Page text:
The old world had many great leaders. Alexander the Great, Hannibal and even Julius Caesar met with struggle on their rise to power. Perhaps Genghis Khan was the most significant of all these rulers. To prove that Genghis Khan was the greatest ruler, we must go back to the very beginning of his existence. We must examine such issues as; Genghis¹s struggle for power/how his life as a child would affect his rule, his personal and military achievements and his conquests. Genghis Khan was originally born as Temujin in 1167. He showed early promise as a leader and a fighter. By 1206, an assembly of Mongolian chieftains proclaimed him Genghis Khan. Which meant Universal or invincible prince. This was a bold move for the assembly. They obviously saw some leadership qualities in Genghis that others didn¹t. When Genghis Khan was little, his chieftain father poisoned. With no leader left, the tribe abandoned Genghis and his mother. They were left alone for many years to care for themselves. Throughout these years, his family met many hardships such as shortage of food and shortage of money. Though unable to read, Genghis was a very wise man. His mother told him at a very early age the importance of trust and independence. "Remember, you have no companions but your shadow" Grolier Encyclopedia. (1995) CD ROM This quote was to mean to Genghis, don¹t put to much trust in anyone, trust no one but yourself and if you must go your own way then do so. In 1206, Genghis Khan proclaimed the ruler of Mongolia. Genghis was a very respected leader. Like other leaders he knew what his people wanted. They want everything that is good and nothing that is bad. Genghis knew he could not promise this so instead he pledged to share...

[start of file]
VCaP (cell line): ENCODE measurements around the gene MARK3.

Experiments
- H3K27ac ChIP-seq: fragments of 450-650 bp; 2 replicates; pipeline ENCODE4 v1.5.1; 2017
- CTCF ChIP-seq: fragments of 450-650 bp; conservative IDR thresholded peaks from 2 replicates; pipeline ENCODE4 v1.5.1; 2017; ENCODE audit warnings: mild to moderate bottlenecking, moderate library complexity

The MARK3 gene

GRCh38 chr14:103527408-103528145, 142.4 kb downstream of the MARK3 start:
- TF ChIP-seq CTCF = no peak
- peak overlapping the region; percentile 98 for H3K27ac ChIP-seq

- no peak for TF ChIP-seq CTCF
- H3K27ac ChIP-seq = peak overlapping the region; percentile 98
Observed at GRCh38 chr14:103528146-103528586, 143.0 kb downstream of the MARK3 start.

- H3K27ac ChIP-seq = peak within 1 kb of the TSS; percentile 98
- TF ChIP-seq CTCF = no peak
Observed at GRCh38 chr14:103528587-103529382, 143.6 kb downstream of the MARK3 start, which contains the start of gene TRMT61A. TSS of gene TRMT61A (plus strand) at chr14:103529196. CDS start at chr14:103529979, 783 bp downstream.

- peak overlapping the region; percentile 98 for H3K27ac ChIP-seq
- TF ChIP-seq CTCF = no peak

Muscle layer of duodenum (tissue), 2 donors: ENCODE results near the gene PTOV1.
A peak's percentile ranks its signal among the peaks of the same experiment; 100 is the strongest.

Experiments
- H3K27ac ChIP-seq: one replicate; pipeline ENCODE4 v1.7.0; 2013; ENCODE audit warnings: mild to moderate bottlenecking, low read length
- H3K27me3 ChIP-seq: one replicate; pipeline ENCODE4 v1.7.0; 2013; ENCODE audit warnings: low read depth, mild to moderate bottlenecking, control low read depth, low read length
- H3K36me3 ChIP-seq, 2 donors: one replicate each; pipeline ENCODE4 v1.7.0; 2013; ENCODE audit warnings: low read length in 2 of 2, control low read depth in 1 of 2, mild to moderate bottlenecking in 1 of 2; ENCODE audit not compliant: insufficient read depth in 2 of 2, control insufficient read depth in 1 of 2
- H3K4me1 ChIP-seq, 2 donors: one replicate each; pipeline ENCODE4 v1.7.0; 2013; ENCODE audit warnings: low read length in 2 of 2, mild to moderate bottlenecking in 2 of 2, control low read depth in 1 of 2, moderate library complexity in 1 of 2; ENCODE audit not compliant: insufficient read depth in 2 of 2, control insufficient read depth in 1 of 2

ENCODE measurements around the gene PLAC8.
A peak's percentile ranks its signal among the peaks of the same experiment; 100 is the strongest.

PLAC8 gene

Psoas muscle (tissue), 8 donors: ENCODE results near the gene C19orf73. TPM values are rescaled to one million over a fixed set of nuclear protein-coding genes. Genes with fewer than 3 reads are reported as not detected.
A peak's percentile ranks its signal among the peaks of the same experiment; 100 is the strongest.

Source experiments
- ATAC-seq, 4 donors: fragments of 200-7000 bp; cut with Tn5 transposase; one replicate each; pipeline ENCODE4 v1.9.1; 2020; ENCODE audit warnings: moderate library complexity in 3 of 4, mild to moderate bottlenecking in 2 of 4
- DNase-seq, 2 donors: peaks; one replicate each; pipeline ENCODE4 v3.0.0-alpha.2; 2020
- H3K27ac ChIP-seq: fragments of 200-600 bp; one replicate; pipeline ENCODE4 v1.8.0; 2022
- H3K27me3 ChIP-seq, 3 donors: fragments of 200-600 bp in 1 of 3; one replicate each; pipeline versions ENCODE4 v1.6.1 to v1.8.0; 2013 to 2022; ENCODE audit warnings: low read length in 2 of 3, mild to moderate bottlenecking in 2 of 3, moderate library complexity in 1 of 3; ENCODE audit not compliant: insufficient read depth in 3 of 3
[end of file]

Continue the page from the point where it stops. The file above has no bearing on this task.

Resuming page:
pages: 4 (words: 1028)
comments: 0
added: 11/16/2011